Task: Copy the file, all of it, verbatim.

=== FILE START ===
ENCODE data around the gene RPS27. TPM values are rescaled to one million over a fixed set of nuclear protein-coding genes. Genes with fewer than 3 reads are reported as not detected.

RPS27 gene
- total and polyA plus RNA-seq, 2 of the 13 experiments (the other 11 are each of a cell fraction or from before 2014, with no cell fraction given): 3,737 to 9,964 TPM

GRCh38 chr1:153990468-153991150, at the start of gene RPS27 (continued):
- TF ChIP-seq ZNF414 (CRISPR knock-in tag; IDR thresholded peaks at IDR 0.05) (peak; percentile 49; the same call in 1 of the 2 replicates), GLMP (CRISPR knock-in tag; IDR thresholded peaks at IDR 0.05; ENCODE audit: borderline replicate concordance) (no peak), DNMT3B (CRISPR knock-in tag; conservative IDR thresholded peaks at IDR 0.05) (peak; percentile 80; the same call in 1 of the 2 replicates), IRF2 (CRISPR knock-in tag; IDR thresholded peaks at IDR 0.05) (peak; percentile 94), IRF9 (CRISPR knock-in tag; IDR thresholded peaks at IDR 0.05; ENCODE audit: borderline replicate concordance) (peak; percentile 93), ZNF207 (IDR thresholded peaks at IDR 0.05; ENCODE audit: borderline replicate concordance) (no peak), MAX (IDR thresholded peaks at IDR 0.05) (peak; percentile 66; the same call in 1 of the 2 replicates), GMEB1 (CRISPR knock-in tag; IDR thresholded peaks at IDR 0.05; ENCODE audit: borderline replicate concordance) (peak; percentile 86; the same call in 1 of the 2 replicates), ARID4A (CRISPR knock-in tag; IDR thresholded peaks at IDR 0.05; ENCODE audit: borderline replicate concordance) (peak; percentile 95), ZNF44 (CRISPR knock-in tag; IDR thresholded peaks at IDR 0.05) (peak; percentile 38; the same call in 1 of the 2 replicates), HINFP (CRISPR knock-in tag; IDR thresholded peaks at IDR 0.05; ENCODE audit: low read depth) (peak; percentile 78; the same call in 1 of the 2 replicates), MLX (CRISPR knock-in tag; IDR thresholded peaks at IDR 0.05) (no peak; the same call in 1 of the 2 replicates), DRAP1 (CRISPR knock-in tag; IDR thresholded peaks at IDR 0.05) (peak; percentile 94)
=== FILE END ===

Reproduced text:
ENCODE data around the gene RPS27. TPM values are rescaled to one million over a fixed set of nuclear protein-coding genes. Genes with fewer than 3 reads are reported as not detected.

RPS27 gene
- total and polyA plus RNA-seq, 2 of the 13 experiments (the other 11 are each of a cell fraction or from before 2014, with no cell fraction given): 3,737 to 9,964 TPM

GRCh38 chr1:153990468-153991150, at the start of gene RPS27 (continued):
- TF ChIP-seq ZNF414 (CRISPR knock-in tag; IDR thresholded peaks at IDR 0.05) (peak; percentile 49; the same call in 1 of the 2 replicates), GLMP (CRISPR knock-in tag; IDR thresholded peaks at IDR 0.05; ENCODE audit: borderline replicate concordance) (no peak), DNMT3B (CRISPR knock-in tag; conservative IDR thresholded peaks at IDR 0.05) (peak; percentile 80; the same call in 1 of the 2 replicates), IRF2 (CRISPR knock-in tag; IDR thresholded peaks at IDR 0.05) (peak; percentile 94), IRF9 (CRISPR knock-in tag; IDR thresholded peaks at IDR 0.05; ENCODE audit: borderline replicate concordance) (peak; percentile 93), ZNF207 (IDR thresholded peaks at IDR 0.05; ENCODE audit: borderline replicate concordance) (no peak), MAX (IDR thresholded peaks at IDR 0.05) (peak; percentile 66; the same call in 1 of the 2 replicates), GMEB1 (CRISPR knock-in tag; IDR thresholded peaks at IDR 0.05; ENCODE audit: borderline replicate concordance) (peak; percentile 86; the same call in 1 of the 2 replicates), ARID4A (CRISPR knock-in tag; IDR thresholded peaks at IDR 0.05; ENCODE audit: borderline replicate concordance) (peak; percentile 95), ZNF44 (CRISPR knock-in tag; IDR thresholded peaks at IDR 0.05) (peak; percentile 38; the same call in 1 of the 2 replicates), HINFP (CRISPR knock-in tag; IDR thresholded peaks at IDR 0.05; ENCODE audit: low read depth) (peak; percentile 78; the same call in 1 of the 2 replicates), MLX (CRISPR knock-in tag; IDR thresholded peaks at IDR 0.05) (no peak; the same call in 1 of the 2 replicates), DRAP1 (CRISPR knock-in tag; IDR thresholded peaks at IDR 0.05) (peak; percentile 94)